For a town so thoroughly defined by its disasters, Johnstown has a remarkably productive and optimistic history. The city developed in a steep valley where the Little Conemaugh River joins Stony Creek to form the Conemaugh River proper. The topography lends itself to flooding, and Johnstown has been inundated numerous times. Between 1881 and 1889 alone, the city was flooded seven times. On May 31, 1889, when the dam across the South Fork of the Little Conemaugh River failed and sent twenty million tons of water crashing down the narrow valley into Johnstown, 2,209 people died, and only a handful of buildings were left standing. The engineers of the Pennsylvania Railroad earned fame when the only bridge left standing in the flood's path was of their design. It was also the first large, stone, arched bridge they had constructed west of the Susquehanna. Downstream from Johnstown's confluence, the bridge caught and held the massive piles of debris without collapsing. The town rebuilt and continued to prosper because of the many iron industries based here, especially the largest, the Cambria Iron Company ( CA16). Its Lower Works are located slightly to the west of the city center and stretch more than a mile along the north bank of the Conemaugh. The multitude of churches in the town reflects both the devotion of people well acquainted with disasters as well as the rich ethnic stew of residents created by the importation of workers for the coal, iron, and steel industries.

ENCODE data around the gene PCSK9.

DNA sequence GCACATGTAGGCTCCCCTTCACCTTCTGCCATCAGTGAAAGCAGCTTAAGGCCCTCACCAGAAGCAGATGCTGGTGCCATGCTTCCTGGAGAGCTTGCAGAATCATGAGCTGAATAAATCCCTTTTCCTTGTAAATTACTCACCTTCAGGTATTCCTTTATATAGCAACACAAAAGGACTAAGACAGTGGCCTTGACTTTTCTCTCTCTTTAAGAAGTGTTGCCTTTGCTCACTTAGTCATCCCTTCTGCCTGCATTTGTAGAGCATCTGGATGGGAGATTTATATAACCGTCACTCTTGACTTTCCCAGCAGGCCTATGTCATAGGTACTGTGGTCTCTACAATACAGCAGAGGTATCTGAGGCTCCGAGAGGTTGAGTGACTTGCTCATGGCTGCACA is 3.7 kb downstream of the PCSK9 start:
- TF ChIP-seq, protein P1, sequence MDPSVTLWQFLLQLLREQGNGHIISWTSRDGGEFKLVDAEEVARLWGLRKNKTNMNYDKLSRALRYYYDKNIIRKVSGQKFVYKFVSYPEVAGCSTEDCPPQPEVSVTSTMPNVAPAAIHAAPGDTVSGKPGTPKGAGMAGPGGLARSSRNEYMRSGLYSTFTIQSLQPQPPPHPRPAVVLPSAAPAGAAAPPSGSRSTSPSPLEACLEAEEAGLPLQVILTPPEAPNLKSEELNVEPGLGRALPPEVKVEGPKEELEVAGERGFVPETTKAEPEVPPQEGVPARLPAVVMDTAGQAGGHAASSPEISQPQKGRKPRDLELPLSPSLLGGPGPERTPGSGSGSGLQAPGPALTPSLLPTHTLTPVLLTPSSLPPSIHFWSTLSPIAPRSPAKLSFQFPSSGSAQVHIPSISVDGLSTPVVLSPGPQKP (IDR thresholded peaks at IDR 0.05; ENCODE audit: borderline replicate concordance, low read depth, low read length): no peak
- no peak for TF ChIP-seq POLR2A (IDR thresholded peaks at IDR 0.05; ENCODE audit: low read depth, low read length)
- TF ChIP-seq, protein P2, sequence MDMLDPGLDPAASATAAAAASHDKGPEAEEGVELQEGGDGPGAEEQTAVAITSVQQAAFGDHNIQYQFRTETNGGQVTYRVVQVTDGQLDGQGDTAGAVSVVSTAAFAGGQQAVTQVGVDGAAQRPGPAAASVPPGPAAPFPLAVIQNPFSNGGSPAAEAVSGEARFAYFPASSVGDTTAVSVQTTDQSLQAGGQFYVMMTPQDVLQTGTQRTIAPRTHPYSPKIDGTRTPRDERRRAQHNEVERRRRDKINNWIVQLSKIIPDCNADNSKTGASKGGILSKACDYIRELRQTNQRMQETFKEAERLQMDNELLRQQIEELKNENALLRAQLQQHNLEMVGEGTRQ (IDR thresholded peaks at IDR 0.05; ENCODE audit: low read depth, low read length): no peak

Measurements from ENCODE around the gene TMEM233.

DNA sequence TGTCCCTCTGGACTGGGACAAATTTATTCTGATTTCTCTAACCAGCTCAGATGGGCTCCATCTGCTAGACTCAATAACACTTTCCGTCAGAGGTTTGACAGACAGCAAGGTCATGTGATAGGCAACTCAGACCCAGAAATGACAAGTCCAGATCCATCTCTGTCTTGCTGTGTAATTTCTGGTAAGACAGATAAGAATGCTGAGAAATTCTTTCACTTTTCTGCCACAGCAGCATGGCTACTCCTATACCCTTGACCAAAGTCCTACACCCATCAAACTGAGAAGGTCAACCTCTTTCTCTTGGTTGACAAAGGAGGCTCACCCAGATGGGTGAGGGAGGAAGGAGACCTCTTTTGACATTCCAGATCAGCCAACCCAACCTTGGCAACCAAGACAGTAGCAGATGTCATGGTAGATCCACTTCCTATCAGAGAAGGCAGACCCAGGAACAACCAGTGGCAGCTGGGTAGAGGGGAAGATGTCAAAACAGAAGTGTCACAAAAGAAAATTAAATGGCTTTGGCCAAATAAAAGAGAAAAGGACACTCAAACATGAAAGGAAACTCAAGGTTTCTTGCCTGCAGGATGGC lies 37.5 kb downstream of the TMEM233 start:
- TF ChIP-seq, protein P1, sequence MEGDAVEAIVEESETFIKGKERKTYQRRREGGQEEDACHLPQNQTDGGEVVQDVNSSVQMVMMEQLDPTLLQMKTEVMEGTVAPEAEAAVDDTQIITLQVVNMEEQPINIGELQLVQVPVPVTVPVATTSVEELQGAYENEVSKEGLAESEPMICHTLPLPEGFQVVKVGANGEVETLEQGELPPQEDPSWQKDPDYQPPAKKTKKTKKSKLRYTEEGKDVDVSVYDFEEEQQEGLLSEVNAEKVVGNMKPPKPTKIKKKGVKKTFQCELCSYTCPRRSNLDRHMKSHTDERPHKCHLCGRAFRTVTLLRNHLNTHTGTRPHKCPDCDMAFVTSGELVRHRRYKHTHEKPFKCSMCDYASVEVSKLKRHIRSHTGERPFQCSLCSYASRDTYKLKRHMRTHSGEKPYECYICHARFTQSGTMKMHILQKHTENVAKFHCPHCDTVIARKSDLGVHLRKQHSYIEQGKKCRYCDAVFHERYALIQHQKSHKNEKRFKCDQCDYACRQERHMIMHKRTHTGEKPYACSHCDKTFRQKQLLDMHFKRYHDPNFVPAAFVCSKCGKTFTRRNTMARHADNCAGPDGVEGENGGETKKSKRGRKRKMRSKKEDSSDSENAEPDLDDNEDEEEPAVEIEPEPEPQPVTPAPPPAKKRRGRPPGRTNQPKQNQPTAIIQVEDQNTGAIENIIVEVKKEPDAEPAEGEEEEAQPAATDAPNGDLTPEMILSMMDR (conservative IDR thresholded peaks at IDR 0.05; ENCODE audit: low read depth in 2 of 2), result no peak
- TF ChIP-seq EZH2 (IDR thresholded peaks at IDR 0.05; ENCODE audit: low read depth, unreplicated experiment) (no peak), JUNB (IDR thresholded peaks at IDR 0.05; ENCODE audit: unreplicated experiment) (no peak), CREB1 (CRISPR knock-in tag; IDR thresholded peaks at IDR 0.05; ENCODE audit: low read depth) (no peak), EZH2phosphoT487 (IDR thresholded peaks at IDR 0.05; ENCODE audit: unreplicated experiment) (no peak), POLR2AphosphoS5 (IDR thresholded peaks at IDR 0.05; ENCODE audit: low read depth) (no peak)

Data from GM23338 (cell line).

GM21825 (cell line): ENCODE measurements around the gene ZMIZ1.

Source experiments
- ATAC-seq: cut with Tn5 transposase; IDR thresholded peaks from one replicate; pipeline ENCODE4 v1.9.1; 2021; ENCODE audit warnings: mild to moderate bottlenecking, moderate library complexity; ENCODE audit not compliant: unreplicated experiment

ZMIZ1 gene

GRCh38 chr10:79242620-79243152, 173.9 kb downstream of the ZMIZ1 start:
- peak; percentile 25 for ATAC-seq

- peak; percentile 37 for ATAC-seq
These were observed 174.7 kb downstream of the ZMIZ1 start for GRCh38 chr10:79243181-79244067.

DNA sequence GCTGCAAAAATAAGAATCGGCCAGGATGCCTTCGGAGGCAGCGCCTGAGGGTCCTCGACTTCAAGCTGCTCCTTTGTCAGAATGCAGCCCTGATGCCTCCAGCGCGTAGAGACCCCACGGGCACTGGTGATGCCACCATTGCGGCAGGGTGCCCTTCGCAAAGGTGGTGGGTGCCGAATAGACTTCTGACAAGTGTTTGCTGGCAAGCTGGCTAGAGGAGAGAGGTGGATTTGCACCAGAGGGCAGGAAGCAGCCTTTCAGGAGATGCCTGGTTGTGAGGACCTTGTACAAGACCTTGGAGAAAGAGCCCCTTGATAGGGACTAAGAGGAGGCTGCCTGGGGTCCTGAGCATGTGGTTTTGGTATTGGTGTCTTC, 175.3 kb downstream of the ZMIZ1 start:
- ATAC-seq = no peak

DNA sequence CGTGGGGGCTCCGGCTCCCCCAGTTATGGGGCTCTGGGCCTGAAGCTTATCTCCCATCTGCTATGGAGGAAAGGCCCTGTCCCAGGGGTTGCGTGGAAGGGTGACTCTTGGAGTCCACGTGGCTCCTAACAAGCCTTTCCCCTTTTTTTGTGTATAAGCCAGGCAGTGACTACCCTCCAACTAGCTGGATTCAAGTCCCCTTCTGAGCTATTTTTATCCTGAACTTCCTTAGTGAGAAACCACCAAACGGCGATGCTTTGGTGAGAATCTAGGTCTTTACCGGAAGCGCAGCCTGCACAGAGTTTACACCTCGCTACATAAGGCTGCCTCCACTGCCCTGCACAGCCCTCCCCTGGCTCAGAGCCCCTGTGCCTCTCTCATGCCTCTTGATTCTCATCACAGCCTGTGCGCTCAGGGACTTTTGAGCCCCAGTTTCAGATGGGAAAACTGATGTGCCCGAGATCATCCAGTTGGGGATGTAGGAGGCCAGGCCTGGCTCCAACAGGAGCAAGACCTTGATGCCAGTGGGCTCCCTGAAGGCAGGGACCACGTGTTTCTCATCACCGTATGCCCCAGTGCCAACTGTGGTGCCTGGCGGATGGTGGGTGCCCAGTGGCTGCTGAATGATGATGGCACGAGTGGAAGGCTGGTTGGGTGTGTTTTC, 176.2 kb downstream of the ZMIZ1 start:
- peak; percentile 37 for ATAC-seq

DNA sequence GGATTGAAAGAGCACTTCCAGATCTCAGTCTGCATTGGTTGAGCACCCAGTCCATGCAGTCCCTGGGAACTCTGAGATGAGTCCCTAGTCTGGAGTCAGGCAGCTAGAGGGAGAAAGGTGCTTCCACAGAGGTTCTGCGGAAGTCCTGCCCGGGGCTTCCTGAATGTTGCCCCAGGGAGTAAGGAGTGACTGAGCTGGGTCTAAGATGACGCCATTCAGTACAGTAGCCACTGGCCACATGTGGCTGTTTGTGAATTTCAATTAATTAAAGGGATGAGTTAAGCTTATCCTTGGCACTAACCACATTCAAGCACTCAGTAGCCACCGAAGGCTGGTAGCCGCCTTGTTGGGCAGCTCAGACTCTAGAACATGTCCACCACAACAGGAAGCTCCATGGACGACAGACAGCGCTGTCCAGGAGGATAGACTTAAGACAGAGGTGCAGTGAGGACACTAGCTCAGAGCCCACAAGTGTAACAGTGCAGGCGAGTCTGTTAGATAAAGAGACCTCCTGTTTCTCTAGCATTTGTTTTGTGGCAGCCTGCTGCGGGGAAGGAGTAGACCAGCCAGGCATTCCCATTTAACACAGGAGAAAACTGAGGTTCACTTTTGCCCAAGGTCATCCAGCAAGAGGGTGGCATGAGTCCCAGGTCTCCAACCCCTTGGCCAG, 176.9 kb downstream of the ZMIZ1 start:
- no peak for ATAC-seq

The main urban areas lie in a triangle of land just upstream from the confluence of the Little Conemaugh River and Stony Creek. In 1916, the Johnstown City Planning Commission hired a team of architects to develop a comprehensive plan for the city, which they published the following year. Henry Hornbostel, George Wild, and Johnstown architect Victor A. Rigaumont constructed a detailed plan based on Beaux-Arts principles, some of which was implemented. Designs for both the Washington Street and Napoleon Street bridges were realized, as was the scheme to restructure the flow of traffic through the use of one-way streets. A proposed major thorough-fare on the south bank of Stony Creek was instead routed along PA 56 on the north bank. The plan's suggestion of a riverside park was not realized.
Johnstown was hit hard by the industrial decline of the mid-twentieth century, and the population declined almost 60 percent between 1930 and 1990. However, infused with money from the state government and rejuvenated by a bustling tourism industry, the city is reviving. The Cambria City Heritage Discovery Center highlights the life of ethnic workers at the ironworks. The University of Pittsburgh Medical Center has expanded, the Crown American Corporation ( CA20) has maintained a downtown presence, and heavy industry has returned to the Cambria Iron Company site ( CA16).
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